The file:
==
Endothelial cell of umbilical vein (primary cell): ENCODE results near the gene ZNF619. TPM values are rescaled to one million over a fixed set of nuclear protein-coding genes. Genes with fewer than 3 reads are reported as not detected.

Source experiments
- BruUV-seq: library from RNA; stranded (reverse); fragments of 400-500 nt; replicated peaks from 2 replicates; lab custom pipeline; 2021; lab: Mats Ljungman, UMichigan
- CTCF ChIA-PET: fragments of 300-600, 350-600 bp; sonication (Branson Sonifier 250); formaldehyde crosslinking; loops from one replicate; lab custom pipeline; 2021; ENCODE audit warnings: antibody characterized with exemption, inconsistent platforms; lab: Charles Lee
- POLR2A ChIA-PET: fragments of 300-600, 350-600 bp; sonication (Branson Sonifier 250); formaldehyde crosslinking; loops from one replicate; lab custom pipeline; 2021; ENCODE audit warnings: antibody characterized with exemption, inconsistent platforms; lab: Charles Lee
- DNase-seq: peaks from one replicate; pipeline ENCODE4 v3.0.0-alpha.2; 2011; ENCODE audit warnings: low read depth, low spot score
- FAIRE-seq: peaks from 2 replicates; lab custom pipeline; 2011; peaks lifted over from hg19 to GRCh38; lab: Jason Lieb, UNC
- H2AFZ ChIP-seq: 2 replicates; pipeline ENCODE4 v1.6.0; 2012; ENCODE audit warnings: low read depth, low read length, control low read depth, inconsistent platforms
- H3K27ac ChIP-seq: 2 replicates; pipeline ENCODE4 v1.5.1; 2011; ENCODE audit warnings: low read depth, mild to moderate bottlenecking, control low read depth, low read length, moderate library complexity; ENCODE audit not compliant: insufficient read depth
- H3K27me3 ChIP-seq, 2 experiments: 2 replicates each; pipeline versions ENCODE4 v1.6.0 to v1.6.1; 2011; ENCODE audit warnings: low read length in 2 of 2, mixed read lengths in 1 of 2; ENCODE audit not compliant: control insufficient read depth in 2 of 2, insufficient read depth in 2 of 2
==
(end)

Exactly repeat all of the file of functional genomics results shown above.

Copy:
Endothelial cell of umbilical vein (primary cell): ENCODE results near the gene ZNF619. TPM values are rescaled to one million over a fixed set of nuclear protein-coding genes. Genes with fewer than 3 reads are reported as not detected.

Source experiments
- BruUV-seq: library from RNA; stranded (reverse); fragments of 400-500 nt; replicated peaks from 2 replicates; lab custom pipeline; 2021; lab: Mats Ljungman, UMichigan
- CTCF ChIA-PET: fragments of 300-600, 350-600 bp; sonication (Branson Sonifier 250); formaldehyde crosslinking; loops from one replicate; lab custom pipeline; 2021; ENCODE audit warnings: antibody characterized with exemption, inconsistent platforms; lab: Charles Lee
- POLR2A ChIA-PET: fragments of 300-600, 350-600 bp; sonication (Branson Sonifier 250); formaldehyde crosslinking; loops from one replicate; lab custom pipeline; 2021; ENCODE audit warnings: antibody characterized with exemption, inconsistent platforms; lab: Charles Lee
- DNase-seq: peaks from one replicate; pipeline ENCODE4 v3.0.0-alpha.2; 2011; ENCODE audit warnings: low read depth, low spot score
- FAIRE-seq: peaks from 2 replicates; lab custom pipeline; 2011; peaks lifted over from hg19 to GRCh38; lab: Jason Lieb, UNC
- H2AFZ ChIP-seq: 2 replicates; pipeline ENCODE4 v1.6.0; 2012; ENCODE audit warnings: low read depth, low read length, control low read depth, inconsistent platforms
- H3K27ac ChIP-seq: 2 replicates; pipeline ENCODE4 v1.5.1; 2011; ENCODE audit warnings: low read depth, mild to moderate bottlenecking, control low read depth, low read length, moderate library complexity; ENCODE audit not compliant: insufficient read depth
- H3K27me3 ChIP-seq, 2 experiments: 2 replicates each; pipeline versions ENCODE4 v1.6.0 to v1.6.1; 2011; ENCODE audit warnings: low read length in 2 of 2, mixed read lengths in 1 of 2; ENCODE audit not compliant: control insufficient read depth in 2 of 2, insufficient read depth in 2 of 2